Multisignature and Multi-User
Multi-signature accounts are a powerful tool, but please use this tool with caution, as mistakes can result in the permanent loss of access.
Some important things to keep in mind:
Once you convert an account to a multi-signature account, you can no longer initiate transactions from that account. All transactions from the multi-signature account must be initiated by one of the cosignatories. This can be thought of as a parent/child relationship. The account(s) that are signers are parent accounts and the account that has been turned into a multisig account is a child account. The parent accounts have full custodial control over the child account, and the child account no longer has any control over its funds.
NEM's current implementation of multisig is "M-of-N", meaning M can be any number equal to or less than N, i.e., 1-of-4, 2-of-3, 4-of-9, 11-of-12 and so on. NEM also allows "N-of-N" accounts, i.e., 1-of-1, 2-of-2, 5-of-5, 10-of-10 and so on. With N-of-N accounts transaction have to have all N cosignatories sign the account, but to edit the signers on the account it is "N-1." For example, if you create an account with 3 cosignatories only 2 signers are necessary to delete or change the third signature - hence N-1 (3 being "N" in the above example).
You can create multi-signature accounts with up to 64 signatories. But beware, if more than 1 key gets lost this would currently result in the permanent loss of access to the funds held by the multi-signature account.
What is a multi-signature contract?
NEM's multi-signature contracts work out of the box, with a push of a button. They are universal, meaning they are built into the blockchain, not on top of the blockchain as in third-party reliant software for Bitcoin’s multisig. This unlocks various advantages and interesting possibilities for the user. But let’s first take a look at what a multi-signature contract is. The contract enables several people to administrate the activity of an account, control assets such as XEM from one account, other mosaics, or create additional contracts such as creating a new token. NEM’s multi-signature feature makes a contract that assigns rights of a certain account to other accounts. This contract can be edited to suit almost any needs. The contract converts a chosen regular account to a special multi-signature account. Now this account cannot send funds on its own, but is bound by the contract and administered according to the contract via designated cosigners.
To illustrate this concept, take a look at Figure 1. Hannah has a NanoWallet account, and John has a NanoWallet account, but due to a multi-signature contract they also have accesses to a multi-signature account and can both use the funds in this account. The contract can be formed in a way such that either Hannah or John can separately use funds from the multi-signature account, (this is a multi-user account,) or that they both need to approve a transaction, (this is a multisig account.)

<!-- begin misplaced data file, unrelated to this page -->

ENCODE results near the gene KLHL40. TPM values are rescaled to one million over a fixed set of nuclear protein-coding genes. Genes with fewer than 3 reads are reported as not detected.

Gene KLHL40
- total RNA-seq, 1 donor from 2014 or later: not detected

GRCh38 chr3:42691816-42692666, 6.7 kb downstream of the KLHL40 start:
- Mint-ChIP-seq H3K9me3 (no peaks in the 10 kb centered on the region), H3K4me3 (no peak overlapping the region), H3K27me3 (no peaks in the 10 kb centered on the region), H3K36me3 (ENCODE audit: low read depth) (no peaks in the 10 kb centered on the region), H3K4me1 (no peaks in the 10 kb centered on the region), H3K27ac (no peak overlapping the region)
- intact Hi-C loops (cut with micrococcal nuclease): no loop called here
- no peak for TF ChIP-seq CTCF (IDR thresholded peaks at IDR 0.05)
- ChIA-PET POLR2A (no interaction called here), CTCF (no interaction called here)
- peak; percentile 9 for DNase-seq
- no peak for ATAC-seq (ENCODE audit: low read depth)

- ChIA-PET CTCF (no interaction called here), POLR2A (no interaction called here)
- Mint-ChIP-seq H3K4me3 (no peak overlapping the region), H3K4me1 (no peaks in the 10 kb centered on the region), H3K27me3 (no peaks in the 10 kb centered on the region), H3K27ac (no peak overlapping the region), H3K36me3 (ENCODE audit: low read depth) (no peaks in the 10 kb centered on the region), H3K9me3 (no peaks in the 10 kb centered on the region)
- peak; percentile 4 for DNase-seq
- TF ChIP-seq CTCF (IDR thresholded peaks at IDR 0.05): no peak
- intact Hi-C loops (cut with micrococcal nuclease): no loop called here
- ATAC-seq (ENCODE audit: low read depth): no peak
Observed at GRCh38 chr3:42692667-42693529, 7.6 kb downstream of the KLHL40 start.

What is the typical use case?
There is a broad range of useful applications for multi-signature contracts and accounts. Let's take a look at some of the common use cases. The first use case is illustrated in Figure 2. Jonathan and Merryann live together, they have their own separate accounts, but they also need a shared account so that if Jonathan is out shopping, he can buy groceries for both him and Merryann.
The next use case is illustrated in Figure 3. Several families are members of the local philatelist society and use a shared account for buying stamps. To ensure that all agree on which old stamps they should buy and for the right price, they use a multi-signature contract such that all members of the society need to approve a transaction before it can be sent and included in the blockchain as a valid transaction.
Security is another important aspect of multi-signature accounts, let’s look at Figure 4. John wants to make sure his funds are not compromised in any way. Therefore he sets up a multi-signature account with his funds and attaches two accounts (signer accounts) to control his multi-signature account as a form of 2-factor authentication. Both of his signer accounts need to approve the transaction, and his signer accounts are located on different computer platforms with different passwords. This means that even if an evil hacker or virus should compromise one of his accounts, his funds are still kept secure. For even a higher level of security, he could set up 3-factor or even 4-factor authorization and combine them with things like NEM's upcoming integration with Trezor, NEM 2FA Authenticator or its air-gapped offline wallet for the highest level of security found on any blockchain.
So now that you know what the common use cases are, we can move on to "how to create & edit these contracts."